Carrying on their father’s legacy at Poderi Aldo Conterno, Franco Conterno and his brothers blend traditions and modernity.
Anchor Image: Poderi Aldo Conterno
Franco Conterno admits that it gets quite confusing — there are a few renowned Barolo producers in Langhe, Piedmont that uses the Conterno family name. But with their individual philosophies on winemaking, they’ve each made significant contributions to the history of Barolo making.
Poderi Aldo Conterno was established in 1969, when Aldo Conterno, the second son of second-generation winemaker Giacomo Conterno left the family estate. Then run by his older brother Giovanni, the family winery was known for being traditionalist in their winemaking philosophy. The split was fuelled by Aldo’s desire to adopt what was then, more modern innovations such as shortening the maceration time and the earlier pressing of skins. Today, Poderi Aldo Conterno is run by another set of brothers, Aldo’s three sons: Franco, Stefano and Giacomo.
“When you work with family, there’s a lot of positive things but compromise is very important,” muses Franco. The most extroverted of the trio, Franco does most of the travelling and networking required of marketing the brand. Giacomo is the man behind the figures and operations, while Stefano devotes himself to tending the vineyards and winemaking. “The [work in the] winery is 360 degrees; from the vineyards, to the cellar, to the outside world, to promote the wine, it’s difficult for one person to do everything. We are three brothers with very different characters so we can split the workload and do what we love. We are fortunate to have found the right fit for all of us; now we work like a well-put-together machine.”
The estate’s 25 hectares of vineyards are located in the Bussia Cru, all considered to be some of the very best plots in all of the Langhe. The soils are sandy and clayey-clacareous, rich with calcium carbonate and iron, typical of the region. The vineyards are farmed organically although Franco says “it’s not important for us to be certified”. He reassures, “The biggest client of our wines is my family so of course we need the wines to be good and safe. To be honest, what we call organic today is what traditionally my grandfather did naturally in the past; why do we need a certificate to say that we’re going things exactly like we did in the past? If you don’t trust me, then don’t drink my wine.”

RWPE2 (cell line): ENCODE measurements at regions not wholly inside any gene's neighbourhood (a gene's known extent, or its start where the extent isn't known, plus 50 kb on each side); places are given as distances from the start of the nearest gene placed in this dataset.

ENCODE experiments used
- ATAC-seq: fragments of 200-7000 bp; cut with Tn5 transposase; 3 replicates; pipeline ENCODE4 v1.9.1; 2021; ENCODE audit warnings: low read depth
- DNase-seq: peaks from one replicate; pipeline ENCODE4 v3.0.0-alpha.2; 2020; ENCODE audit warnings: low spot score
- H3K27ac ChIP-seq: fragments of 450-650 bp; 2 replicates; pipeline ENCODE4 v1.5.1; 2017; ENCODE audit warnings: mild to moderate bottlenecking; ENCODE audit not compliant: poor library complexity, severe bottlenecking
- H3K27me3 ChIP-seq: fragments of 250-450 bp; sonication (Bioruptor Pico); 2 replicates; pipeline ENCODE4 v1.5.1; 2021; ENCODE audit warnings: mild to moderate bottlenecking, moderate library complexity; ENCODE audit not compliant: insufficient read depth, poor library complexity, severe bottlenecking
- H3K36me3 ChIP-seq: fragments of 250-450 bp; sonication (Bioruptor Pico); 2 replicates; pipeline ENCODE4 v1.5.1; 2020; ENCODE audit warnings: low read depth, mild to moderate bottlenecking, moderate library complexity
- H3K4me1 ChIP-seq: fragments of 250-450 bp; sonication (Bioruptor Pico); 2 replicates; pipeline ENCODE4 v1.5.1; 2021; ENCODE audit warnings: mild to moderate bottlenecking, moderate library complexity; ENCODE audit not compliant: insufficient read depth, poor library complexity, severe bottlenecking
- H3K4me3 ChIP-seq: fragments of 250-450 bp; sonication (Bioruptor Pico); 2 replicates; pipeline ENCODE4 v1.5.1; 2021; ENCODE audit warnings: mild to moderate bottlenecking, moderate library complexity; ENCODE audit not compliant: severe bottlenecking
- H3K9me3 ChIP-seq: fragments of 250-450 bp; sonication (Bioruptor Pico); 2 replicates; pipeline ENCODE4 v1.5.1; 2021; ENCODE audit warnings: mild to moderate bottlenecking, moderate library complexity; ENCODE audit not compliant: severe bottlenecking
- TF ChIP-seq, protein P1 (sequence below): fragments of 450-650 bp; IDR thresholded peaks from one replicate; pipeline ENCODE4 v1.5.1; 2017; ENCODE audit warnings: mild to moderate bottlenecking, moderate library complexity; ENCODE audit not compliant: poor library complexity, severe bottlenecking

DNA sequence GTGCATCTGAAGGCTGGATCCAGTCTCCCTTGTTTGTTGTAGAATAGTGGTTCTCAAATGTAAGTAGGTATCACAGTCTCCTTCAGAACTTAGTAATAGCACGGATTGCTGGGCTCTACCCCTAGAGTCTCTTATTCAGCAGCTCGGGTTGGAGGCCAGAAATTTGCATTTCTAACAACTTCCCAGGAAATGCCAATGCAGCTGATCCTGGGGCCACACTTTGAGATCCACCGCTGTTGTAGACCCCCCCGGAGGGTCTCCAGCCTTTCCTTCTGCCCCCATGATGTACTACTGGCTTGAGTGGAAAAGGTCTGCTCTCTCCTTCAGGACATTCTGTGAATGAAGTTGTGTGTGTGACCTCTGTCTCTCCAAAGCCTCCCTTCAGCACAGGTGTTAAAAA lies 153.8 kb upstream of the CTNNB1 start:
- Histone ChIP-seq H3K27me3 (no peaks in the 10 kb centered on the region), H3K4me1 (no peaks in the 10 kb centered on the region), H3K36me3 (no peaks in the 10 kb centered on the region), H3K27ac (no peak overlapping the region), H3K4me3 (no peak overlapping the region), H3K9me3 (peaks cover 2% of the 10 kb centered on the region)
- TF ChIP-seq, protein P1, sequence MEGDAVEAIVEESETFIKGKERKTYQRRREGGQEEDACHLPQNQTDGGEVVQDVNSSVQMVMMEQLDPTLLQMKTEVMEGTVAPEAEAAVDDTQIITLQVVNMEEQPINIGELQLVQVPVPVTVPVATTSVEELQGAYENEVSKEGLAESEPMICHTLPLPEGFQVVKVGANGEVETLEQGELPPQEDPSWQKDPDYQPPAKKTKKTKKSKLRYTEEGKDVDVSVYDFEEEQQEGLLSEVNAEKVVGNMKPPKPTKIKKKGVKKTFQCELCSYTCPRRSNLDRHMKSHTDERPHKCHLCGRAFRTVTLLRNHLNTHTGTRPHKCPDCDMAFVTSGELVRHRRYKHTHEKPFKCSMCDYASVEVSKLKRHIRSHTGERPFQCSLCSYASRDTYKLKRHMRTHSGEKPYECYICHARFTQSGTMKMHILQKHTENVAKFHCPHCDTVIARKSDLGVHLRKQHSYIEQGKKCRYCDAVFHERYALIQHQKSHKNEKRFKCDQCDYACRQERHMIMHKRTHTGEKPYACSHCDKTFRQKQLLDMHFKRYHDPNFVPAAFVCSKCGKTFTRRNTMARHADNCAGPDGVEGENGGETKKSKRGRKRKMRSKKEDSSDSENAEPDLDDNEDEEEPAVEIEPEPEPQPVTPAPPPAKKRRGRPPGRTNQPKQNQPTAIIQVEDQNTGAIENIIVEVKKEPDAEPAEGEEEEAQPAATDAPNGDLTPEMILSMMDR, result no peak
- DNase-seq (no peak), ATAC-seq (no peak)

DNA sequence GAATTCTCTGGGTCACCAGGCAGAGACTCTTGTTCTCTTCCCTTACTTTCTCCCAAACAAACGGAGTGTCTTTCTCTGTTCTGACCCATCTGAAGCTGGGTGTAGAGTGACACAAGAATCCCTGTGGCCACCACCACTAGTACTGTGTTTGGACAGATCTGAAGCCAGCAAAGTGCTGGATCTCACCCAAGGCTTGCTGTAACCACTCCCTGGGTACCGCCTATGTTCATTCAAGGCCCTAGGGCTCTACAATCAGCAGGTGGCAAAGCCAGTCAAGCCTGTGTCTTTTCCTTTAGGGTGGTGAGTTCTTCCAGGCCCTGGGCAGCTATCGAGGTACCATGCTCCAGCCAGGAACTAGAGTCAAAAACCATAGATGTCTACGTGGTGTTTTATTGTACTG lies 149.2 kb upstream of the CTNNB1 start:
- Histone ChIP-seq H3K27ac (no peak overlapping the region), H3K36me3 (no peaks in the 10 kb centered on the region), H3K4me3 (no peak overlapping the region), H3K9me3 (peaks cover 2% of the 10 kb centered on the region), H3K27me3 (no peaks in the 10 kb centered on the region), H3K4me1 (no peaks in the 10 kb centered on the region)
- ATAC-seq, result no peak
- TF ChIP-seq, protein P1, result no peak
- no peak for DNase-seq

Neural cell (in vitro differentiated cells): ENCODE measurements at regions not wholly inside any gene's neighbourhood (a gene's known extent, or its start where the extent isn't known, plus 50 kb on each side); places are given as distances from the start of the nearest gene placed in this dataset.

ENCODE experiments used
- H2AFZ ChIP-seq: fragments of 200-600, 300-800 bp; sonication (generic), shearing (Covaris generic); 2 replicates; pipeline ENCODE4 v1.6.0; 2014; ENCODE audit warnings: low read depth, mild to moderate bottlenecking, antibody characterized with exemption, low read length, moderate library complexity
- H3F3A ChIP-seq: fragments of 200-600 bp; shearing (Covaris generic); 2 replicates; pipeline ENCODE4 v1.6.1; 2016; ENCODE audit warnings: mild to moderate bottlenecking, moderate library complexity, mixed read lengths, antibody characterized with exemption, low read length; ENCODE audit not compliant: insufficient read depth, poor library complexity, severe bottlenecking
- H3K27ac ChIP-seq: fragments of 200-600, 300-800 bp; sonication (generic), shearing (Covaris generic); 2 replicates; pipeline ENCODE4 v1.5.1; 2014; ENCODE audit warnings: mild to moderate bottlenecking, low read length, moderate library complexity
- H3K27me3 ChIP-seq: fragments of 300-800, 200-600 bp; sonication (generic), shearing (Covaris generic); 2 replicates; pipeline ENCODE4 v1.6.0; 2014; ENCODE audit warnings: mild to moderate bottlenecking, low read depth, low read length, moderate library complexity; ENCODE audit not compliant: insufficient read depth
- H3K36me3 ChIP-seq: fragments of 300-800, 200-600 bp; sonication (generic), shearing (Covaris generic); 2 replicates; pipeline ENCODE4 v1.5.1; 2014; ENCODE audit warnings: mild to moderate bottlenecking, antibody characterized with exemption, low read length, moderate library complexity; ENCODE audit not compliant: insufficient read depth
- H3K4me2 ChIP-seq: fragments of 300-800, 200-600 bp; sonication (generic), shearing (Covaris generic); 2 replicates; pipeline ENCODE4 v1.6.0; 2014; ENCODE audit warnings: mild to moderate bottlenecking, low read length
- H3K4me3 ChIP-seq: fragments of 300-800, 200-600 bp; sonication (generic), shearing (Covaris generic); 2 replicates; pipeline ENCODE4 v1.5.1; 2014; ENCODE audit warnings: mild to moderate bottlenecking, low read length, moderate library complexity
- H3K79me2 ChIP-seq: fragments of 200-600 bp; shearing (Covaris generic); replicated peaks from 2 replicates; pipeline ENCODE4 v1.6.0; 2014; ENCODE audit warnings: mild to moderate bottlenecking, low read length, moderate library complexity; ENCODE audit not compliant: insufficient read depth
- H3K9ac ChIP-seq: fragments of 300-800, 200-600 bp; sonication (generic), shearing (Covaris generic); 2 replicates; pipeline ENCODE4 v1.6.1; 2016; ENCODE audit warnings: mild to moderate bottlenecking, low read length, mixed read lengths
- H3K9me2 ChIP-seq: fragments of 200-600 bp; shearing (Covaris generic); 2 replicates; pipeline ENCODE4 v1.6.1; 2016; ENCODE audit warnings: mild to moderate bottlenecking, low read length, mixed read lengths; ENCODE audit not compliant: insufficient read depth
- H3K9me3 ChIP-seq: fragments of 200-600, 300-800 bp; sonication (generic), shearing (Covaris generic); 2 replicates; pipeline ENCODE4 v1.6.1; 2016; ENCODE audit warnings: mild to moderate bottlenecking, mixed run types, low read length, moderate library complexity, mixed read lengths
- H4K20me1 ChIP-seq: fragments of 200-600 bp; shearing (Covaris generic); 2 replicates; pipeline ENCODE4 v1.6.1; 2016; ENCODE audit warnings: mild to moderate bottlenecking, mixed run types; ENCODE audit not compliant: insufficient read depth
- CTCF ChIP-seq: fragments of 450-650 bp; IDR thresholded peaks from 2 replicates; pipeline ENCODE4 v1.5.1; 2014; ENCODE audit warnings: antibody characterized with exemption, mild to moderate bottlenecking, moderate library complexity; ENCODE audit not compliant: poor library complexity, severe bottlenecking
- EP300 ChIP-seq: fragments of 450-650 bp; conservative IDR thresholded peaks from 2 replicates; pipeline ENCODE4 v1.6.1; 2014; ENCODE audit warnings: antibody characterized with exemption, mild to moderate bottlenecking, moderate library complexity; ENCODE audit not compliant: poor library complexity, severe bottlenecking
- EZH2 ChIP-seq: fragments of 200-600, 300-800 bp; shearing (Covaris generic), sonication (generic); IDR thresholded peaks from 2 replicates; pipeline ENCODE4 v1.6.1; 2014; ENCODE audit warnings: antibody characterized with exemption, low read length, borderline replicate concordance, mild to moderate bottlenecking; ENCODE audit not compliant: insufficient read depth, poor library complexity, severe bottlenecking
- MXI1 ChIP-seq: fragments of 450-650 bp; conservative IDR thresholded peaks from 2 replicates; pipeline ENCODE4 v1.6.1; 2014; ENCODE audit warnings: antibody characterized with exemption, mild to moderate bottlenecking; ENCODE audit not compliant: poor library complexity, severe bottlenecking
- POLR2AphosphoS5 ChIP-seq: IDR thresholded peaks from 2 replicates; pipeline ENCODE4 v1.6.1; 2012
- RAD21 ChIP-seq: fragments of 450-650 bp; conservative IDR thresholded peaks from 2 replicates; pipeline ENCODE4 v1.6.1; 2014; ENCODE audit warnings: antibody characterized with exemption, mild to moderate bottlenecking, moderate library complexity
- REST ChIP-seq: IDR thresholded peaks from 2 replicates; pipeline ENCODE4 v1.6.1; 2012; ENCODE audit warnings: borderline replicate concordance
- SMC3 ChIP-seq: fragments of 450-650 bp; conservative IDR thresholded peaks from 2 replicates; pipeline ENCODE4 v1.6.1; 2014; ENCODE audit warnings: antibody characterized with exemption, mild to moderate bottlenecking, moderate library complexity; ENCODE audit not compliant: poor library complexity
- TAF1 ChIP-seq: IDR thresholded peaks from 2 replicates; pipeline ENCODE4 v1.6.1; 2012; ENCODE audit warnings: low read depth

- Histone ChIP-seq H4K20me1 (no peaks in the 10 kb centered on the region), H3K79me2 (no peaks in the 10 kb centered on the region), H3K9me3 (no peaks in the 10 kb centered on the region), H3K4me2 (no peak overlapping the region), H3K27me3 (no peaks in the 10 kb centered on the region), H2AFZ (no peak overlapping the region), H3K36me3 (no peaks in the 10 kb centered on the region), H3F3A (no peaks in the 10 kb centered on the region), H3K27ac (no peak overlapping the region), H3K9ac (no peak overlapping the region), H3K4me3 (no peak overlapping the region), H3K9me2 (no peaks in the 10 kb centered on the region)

Of the brand’s four Barolos, three are single vineyard expressions: Romirasco, Cicala, and Colonnello. The Gran Bussia is the top of their range, made only in selected years, out of a blend of the best grapes from the three vineyards. All fruit is strictly hand harvested and in the cellar, fermentation occurs in temperature-controlled stainless steel tanks. The four Barolos are vinified similarly: fermentation and maceration in horizontal fermenters last two to three weeks, depending on the vintage; wines are then aged in Slavonian oak casks ranging from 25 to 75 hectoliters; wines go through no filtration or clarification, are naturally stabilised before racking.
Currently the estate produces about 80,000 bottles annually. “In the past, we produced 180,000 bottles a year, but after 2000, we decided to focus on quality and cut production to 80,000 bottles. We have no intention to increase production as to do so means we have to buy more vineyards. We love Bussia and want to stay here. If there is any vineyards to buy here, it’s not at the same level of what we already have; we own the best [vineyards] in Bussia,” says Franco.
Outside of the Gran Bussia, Franco professes that the Il Favot is his favourite wine of theirs. “We love Il Favot, it’s a Langhe Nebbiolo that uses our youngest vines, younger than 15 years old. The winemaking philosophy behind the wine is a blend between tradition (100% Nebbiolo) and modernity (the use of French oak barriques). The sweeter tannins from the French oak, and the wine’s assessable price point, give younger drinkers the familiarity and opportunity to start approaching our wines. If they like our winemaking philosophy, and if they want, they can move up to drinking our Barolos.”